Achieving Mass Conservation in Adaptive Semi-Lagrangian Advection Schemes

Semi-Lagrangian methods receive wide acceptance for their favorable properties, namely stability, efficiency, parallelization. Even adaptivity with unstructured, locally refined meshes is easily achieved with this method of discretization.

However, semi-Lagrangian methods in their simple form lack conservation properties. In many fields of application, e.g. climate modelling, or modelling of nonlinear phenomena with shocks, conservation of mass (and other physical constituents) is essential.

We propose several modifications which add mass conservation to the advection case of the semi-Lagrangian method. A comparison highlights properties of the proposed schemes in different situations. Applications in planar and spherical geometries are given. The effectiveness of mass conservation is shown in test cases with diverging and converging wind fields.

Luca Bonaventura, Max Planck Institute for Meteorology Hamburg
Project for the development of a nonhydrostatic dynamical core for climate and NWP simulation.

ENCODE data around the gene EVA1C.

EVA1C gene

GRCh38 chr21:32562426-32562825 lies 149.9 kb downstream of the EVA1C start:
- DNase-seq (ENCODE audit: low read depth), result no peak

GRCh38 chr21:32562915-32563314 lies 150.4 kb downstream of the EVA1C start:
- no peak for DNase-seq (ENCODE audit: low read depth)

The joint project of Max Planck Institut for Meteorology Hamburg and Deutscher Wetterdienst to develop a new dynamical core for climate and weather forecasting simulation is presented and outlined. The project has started in the spring of 2002 at MPI Hamburg and is expected to produce a new dynamical core by the end of 2005.

A dynamical kernel based on the discretization of the fully compressible, non-hydrostatic equations is under development. The numerical model will use a icosahedral grid for the horizontal discretization and employ a height based vertical coordinate. Cell centered finite volume discretizations of the continuity equation on either the hexagonal cells or the dual triangular cells are going to be employed.

As a first step towards the full model, conservative, semi-implicit numerical schemes to discretize the shallow water equations the sphere are being developed. Accuracy and benefits of various possible formulations will be analyzed by comparing results obtained on standard test cases.

Preliminary results of numerical simulations will be presented.

Elisabetta Cordero, Met Office
Normal mode analysis of the ``New Dynamics'' discretisation employed at the Met Office

The set of equations governing the atmospheric motions employed in the operational Met Office NWP and global climate model is the non-hydrostatic and deep-atmosphere form of the Navier-Stokes equation set. The equations are discretised on a uniform lat-long Arakawa C-grid in the horizontal and a Charney-Phillips grid in the vertical using a semi-implicit semi-Lagrangian finite difference time integration (``New Dynamics'').